Exchanging knowledge at the edge of pharmacology and materials chemistry
Collaboration with the National Measurement Laboratory is exchanging knowledge at the edge of pharmacology and materials chemistry
Researchers at the University of Liverpool are working alongside the National Measurement Laboratory (NML), hosted at LGC, at the interface between personalised health and advanced materials.
Dr Neill Liptrott and Dr Dan Carr of the Institute of Systems, Molecular and Integrative Biology are working with Dr Heidi Goenaga-Infante of the NML to develop a model that can predict a patient’s immune cell response to long-acting injectables (LAI). The project has been successfully awarded £35,000 from the Higher Education Innovation Fund.
The development of long-acting injectables (LAI) springs from a combination of pharmacology and materials chemistry. They are an interdisciplinary solution to a variety of chronic medical conditions that need to be addressed within complex patient populations. LAI act as a delivery system that provides a sustained drug release over a long period of time, ensuring that doses are not missed by the patient and, when used to treat infectious diseases, help to suppress further outbreaks.
The team’s research is focussed on a particular challenge around the sub-cutaneous delivery method. Our immune system can attempt to prevent the spread of the foreign material, causing localised inflammation and potentially altering the release of the drug. The team is investigating whether this response is genetically controlled by developing a model to understand how the material chemistry and underlying genetics can control the body’s response.
The interdisciplinary nature of the research provides an environment for knowledge exchange between two distinct research fields. Dr Goenaga-Infante at NML is applying nanomaterial characterisation techniques that will help investigate the interface between the materials and the immune cells, and Dr Liptrott and Dr Carr are focussed on the genetic aspects of the project and the impacts of immune cell response. The project is to develop, further, an in vitro model to examine how immune cells interact with LAI injection sites that may influence their biocompatibility, as well as the pharmacokinetics of the drug by influencing how the drug is released. Although this model is initially based on immortalised, human, cell lines, the aim is to introduce primary immune cells to ensure closer relevance to human administration. This gives the added benefit of exploring inter-individual variability in the immune response to LAI injection sites, and how this may impact on both efficacy and safety, in patients. Ultimately, our ambition is to develop predictive tools which can improve outcomes in patients receiving LAIs.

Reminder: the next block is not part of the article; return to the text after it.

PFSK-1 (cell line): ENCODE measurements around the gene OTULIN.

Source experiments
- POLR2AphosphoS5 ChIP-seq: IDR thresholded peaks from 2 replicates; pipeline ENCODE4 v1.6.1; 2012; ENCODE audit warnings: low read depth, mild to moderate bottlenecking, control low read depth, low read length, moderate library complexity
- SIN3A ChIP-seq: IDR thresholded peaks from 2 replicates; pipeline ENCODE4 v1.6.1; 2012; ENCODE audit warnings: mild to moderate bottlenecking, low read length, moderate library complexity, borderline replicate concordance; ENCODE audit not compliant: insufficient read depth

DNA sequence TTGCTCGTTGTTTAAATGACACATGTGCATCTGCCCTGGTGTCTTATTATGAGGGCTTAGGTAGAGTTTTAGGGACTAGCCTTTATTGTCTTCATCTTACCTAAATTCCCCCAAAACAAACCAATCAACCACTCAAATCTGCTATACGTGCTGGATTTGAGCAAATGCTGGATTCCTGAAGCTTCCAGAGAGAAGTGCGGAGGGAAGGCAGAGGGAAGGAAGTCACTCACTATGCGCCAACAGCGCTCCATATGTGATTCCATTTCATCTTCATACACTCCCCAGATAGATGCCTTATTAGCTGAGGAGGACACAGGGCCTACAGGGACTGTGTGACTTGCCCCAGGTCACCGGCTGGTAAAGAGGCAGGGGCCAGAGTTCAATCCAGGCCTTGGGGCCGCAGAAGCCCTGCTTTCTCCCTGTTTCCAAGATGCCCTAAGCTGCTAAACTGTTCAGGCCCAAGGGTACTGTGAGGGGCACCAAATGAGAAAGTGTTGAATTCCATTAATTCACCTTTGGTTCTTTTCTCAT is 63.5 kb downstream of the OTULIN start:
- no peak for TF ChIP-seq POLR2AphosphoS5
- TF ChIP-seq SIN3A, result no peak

The University of Liverpool and the National Measurement Laboratory, a leader in metrology for nanoparticle characterisation and reference materials production, have been working together since 2019 through the Nanotherapeutics Hub, part of the Centre of Excellence for Long-acting Therapeutics (CELT). This project represents an excellent opportunity for further knowledge exchange between the two organisations.
Dr Liptrott says “Our partnership with NML represents a key opportunity to translate academic research into standardised methodologies, ensuring that biological outcomes, such as safety, associated with advanced therapeutics are always supported by a robust understanding of the materials that are used in such applications. This is one of many projects we are working on with NML and it is exciting to move forward in the development of such an assay that may be key to the development of LAI, in the future.”
Dr Heidi Goenaga Infante says: “This project represents a fantastic opportunity to continue strengthening our collaboration with Dr Liptrott’s group. It will also facilitate application of the NML’s nano-metrology capability for advanced materials to support development and ultimate implementation of next generation nanotherapeutics”.
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